Source: Educational Researcher, Vol. 37, No. 3, 129-139 (2008)
Worldwide immigration and quests for rights by minority groups have caused social scientists and educators to raise serious questions about liberal assimilationist conceptions of citizenship that historically have dominated citizenship education in nation-states.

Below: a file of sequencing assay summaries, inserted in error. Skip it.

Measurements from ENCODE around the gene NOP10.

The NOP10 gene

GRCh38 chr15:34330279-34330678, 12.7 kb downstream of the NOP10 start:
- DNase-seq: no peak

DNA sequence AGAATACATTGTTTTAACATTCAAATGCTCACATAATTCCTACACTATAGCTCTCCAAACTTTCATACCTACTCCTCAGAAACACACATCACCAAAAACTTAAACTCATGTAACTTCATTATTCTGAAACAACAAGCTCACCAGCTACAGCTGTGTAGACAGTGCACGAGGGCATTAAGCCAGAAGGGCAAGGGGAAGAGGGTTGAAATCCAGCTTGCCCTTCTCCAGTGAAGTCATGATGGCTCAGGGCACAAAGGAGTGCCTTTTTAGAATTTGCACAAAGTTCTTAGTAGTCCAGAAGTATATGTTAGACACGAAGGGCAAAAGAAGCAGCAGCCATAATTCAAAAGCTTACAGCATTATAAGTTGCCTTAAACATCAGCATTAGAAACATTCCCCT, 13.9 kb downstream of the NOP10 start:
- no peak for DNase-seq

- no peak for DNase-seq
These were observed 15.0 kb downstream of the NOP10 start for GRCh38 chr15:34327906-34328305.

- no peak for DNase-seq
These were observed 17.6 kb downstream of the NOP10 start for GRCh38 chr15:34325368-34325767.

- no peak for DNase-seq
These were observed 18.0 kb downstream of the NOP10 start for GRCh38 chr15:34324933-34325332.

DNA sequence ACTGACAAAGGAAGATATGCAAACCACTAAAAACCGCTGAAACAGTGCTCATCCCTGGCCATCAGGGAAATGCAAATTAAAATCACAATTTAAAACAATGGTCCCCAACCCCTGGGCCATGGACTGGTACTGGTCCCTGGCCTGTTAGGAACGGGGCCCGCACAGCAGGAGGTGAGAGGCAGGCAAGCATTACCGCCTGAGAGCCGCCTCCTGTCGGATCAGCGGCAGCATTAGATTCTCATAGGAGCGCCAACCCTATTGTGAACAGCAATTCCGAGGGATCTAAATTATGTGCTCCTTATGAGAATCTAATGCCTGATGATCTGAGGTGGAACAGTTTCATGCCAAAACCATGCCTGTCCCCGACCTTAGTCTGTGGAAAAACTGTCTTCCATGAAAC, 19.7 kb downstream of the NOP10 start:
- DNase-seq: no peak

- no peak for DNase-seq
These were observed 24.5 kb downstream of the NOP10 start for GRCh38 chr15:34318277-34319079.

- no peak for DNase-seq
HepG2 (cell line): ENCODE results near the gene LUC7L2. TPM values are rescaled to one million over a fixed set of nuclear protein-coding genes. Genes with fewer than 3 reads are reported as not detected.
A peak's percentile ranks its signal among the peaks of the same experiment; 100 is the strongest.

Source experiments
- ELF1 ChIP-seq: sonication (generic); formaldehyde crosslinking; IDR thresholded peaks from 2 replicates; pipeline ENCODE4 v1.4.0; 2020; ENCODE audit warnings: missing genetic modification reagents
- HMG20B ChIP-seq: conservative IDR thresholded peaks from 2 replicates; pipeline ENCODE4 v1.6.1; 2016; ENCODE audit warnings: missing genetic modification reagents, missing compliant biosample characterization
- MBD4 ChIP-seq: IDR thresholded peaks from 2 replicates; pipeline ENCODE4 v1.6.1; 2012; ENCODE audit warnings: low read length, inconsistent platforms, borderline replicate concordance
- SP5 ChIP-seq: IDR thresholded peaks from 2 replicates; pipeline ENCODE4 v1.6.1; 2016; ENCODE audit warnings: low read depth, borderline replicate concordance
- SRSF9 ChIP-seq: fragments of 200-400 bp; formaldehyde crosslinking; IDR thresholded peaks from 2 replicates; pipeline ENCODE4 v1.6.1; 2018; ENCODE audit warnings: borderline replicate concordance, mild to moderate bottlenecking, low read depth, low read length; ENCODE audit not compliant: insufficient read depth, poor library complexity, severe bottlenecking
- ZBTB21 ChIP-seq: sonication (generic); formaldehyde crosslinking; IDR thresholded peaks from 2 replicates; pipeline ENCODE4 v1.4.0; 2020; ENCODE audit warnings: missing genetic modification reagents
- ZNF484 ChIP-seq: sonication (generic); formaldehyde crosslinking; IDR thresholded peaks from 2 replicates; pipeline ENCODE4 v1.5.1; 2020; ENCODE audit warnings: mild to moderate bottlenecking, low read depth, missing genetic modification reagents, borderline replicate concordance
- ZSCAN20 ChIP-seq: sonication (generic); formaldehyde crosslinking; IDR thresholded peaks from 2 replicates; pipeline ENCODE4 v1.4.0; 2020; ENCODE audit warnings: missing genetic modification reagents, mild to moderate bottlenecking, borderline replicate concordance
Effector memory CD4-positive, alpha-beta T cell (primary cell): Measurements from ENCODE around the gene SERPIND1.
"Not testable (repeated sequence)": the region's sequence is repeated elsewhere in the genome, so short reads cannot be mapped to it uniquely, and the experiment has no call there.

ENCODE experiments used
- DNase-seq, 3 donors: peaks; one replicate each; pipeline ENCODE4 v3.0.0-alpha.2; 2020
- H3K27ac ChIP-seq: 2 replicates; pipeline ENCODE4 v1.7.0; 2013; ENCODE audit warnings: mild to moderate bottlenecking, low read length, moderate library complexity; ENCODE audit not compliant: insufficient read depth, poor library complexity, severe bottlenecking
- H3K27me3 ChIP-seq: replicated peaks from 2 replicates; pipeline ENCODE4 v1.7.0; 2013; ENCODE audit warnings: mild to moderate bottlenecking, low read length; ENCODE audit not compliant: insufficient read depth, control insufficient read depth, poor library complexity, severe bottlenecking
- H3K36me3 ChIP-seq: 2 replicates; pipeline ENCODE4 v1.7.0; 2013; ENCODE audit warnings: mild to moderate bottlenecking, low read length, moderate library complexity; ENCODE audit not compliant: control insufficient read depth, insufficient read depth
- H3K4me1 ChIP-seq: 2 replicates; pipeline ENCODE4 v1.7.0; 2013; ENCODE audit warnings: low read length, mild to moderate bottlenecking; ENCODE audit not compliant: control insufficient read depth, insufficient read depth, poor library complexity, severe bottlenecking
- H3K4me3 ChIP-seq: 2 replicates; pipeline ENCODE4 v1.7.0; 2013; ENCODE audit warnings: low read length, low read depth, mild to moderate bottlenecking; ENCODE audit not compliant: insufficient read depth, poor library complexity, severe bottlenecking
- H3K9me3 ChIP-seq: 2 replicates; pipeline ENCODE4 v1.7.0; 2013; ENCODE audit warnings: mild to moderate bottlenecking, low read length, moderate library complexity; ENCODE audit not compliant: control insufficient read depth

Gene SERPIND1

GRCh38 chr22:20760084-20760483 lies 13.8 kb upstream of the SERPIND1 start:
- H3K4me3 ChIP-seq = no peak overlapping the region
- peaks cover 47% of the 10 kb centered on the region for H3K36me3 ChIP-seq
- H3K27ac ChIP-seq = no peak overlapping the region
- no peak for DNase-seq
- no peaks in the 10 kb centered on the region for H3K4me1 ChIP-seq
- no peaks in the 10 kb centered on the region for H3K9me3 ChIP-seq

The author of this article challenges liberal assimilationist conceptions of citizenship and citizenship education. He argues that citizenship education should be reformed so that it reflects the home cultures and languages of students from diverse groups, and he contends that group rights can help individuals to attain structural equality. In the final part of the article, he discusses the implications of his analysis for transforming citizenship education.